I was at first disappointed that my favorite Learning and the Brain conference has as its topic "Educating the Whole Student: Using Brain Science for Smarter, Happier and Healthier Learners." I was hoping for something similar to last year's conference, "iGeneration: How the Digital Age is Alterting Student Brains, Learning and Technology." Indeed, it was that last conference that ultimately brought me to the MOOC. However, the new conference, with its focus on "teaching hearts and minds," "strengthening social-emotional skills," and "encouraging ethics and collaboration" among other topics, falls neatly into a question others and I have been pondering: How much does the physical academic environment matter? Do we need to learn in a "learning space" with physically present teachers and peers? I think in many instances we do.
I come to the MOOC with the perspective of an elementary teacher, which is somewhat different than many of the participants, but I think the social environment may be important at all levels of education. The one-to-one connections between student and teacher and between student and classmate may well be part of the learning process and I'm not sure how well we can replicate that with e-learning.
I've run across a few scenarios recently which have emphasized to me the importance of the direct human connection. In response to a blog post about math homework help, someone recommended a math tutoring website to me. The first thing I wanted to know was how the tutoring was conducted. Could the student and tutor see what the other was doing in real time? My thought was that on-line tutoring might work for review, for example, taking a quick look at a Mathtrain video might remind a student of a concept, but that the initial teaching must at least be synchronous to keep the learner engaged. There is research to support this. In her blog, Joanne Jacobs references a recent study of the Apollo turnaround schools in Houston, Texas. In that study, it was intensive tutoring with a person, rather than tutoring on a computer that raised math scores.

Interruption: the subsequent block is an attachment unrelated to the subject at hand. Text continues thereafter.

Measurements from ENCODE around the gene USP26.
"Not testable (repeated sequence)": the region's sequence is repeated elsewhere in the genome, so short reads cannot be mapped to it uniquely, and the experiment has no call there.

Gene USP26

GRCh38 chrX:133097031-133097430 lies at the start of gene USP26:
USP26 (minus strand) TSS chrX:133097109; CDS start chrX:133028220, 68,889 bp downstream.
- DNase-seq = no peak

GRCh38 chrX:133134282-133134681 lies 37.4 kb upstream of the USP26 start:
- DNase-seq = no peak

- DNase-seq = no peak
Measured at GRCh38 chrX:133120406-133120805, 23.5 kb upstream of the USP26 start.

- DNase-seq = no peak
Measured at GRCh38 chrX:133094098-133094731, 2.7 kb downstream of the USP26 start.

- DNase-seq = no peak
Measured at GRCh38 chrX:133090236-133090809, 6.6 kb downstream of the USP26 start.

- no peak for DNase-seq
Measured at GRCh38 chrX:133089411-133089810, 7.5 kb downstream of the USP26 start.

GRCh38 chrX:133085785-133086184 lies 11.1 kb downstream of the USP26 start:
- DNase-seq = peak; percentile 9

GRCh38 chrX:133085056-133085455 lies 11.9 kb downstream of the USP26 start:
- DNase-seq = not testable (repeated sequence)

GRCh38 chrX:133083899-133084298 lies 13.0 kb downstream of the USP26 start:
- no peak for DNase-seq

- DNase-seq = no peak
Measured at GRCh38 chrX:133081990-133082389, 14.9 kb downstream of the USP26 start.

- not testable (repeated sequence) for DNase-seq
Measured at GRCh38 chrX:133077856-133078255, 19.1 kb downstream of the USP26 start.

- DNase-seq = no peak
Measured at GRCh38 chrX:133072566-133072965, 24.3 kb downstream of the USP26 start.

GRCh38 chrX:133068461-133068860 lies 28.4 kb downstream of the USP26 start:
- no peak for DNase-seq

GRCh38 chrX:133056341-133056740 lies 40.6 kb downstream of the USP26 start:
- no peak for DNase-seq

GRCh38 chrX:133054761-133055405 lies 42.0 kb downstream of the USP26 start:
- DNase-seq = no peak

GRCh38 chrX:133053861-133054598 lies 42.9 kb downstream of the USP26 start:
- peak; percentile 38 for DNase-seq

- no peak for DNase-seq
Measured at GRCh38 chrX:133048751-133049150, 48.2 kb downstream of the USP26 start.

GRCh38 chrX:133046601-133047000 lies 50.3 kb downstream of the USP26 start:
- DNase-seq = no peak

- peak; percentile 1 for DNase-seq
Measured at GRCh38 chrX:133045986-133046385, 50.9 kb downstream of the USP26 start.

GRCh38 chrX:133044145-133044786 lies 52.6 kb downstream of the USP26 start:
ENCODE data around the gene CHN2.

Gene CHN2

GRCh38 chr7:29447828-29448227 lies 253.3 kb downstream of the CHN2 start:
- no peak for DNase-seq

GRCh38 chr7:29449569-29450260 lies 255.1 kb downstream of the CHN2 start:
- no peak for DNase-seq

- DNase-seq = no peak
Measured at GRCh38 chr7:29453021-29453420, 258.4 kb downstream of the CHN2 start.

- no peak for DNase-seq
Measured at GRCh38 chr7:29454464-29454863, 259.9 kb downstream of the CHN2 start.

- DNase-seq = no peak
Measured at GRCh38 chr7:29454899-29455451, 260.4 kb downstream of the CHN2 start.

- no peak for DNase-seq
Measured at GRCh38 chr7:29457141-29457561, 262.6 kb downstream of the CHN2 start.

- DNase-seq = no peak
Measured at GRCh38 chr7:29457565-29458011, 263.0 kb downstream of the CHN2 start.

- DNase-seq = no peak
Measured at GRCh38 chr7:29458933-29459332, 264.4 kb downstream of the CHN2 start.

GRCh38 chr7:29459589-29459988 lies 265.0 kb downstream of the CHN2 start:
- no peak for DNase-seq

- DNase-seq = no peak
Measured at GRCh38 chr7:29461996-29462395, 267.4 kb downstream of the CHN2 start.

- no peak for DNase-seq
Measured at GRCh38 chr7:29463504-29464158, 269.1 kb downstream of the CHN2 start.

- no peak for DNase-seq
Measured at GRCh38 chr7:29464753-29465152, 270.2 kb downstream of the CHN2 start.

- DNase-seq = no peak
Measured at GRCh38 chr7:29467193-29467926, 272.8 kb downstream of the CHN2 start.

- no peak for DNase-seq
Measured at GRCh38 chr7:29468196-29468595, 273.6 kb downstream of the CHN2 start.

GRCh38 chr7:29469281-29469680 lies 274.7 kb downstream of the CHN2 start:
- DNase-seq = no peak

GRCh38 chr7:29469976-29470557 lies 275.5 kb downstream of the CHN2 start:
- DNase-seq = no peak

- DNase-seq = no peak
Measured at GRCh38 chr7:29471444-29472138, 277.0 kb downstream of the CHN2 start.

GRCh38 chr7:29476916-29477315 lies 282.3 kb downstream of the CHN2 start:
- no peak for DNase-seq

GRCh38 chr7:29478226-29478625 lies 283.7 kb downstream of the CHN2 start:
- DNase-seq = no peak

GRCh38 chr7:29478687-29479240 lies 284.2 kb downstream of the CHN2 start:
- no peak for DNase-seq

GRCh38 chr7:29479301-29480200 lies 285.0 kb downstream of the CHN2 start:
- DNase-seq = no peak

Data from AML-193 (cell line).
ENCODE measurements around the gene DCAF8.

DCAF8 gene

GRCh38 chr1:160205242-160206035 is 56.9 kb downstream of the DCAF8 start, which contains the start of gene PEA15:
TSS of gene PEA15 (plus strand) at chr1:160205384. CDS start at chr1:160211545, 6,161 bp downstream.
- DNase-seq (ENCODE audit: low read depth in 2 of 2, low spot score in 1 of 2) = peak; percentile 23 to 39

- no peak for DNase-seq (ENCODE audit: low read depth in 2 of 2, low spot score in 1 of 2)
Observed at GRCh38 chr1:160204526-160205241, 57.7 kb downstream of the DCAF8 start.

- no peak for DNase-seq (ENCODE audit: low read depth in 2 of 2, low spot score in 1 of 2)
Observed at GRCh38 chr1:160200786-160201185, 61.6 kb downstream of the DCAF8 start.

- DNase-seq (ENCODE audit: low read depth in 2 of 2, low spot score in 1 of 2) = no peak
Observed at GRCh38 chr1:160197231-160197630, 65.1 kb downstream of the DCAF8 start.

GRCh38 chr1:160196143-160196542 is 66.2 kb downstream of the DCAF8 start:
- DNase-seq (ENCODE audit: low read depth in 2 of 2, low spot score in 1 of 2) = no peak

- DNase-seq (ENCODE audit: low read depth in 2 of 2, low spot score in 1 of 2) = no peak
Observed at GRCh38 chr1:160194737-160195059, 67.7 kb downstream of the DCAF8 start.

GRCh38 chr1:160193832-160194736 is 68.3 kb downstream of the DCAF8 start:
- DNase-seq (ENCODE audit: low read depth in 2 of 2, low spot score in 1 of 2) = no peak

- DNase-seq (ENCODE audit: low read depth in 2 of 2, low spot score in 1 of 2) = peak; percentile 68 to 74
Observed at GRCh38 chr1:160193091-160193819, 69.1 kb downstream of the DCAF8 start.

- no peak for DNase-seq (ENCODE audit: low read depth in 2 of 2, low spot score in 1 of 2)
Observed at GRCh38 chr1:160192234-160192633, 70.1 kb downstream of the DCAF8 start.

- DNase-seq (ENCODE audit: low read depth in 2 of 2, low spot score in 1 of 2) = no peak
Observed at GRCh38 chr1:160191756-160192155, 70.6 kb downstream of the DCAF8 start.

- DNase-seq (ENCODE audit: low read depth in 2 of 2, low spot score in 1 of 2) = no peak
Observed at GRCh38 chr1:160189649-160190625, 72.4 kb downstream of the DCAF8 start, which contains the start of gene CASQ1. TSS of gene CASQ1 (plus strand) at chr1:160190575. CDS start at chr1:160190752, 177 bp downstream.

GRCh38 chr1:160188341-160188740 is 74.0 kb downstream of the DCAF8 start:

The importance of the in-person tutoring may have to do with the ability to adapt. It is time for my principal to observe me teaching. As part of the process, I need to submit a lesson plan showing how I will introduce the topic, use direct instruction, modeled instruction, guided practice, etc. I have made the lesson plan, but all the while I recognize that if I stick to the "best laid plan", I may not teach very well. When I am actually teaching, I need to be able to analyze both verbal and non-verbal clues as my lesson progresses. I need to assess interest, comprehension, ability to apply the learning, and student involvement. I need to take advantage of "teachable moments." It is this application of teaching skills that makes teaching so different when standing in a classroom than it appears in a credentialing class lecture hall, just ask any student teacher.
Moreover, a teacher's impact may occur outside academics. Thanksforteaching.us is a website that Vicky Davis mentioned in her blog. Here different people have posted letters to thank teachers for the impact they made on their lives. I found it both thought-provoking and invigorating to see how much impact a mentoring teacher can have. Can an on-line teacher sit through lunch with a student who can't understand math because he's having a bad day at home? Can an on-line teacher encourage a struggling student when she seems him hanging outside the grocery score with his friends? I don't think e-learning can replicate that connection.
In the end, I suspect we will need to maintain a balance between the efficiencies of e-learning and a the adaptability and emotional connection available in a face-to-face "learning environment." As e-learning evolves, it will be interesting to watch the evolution of our classrooms and other learning spaces.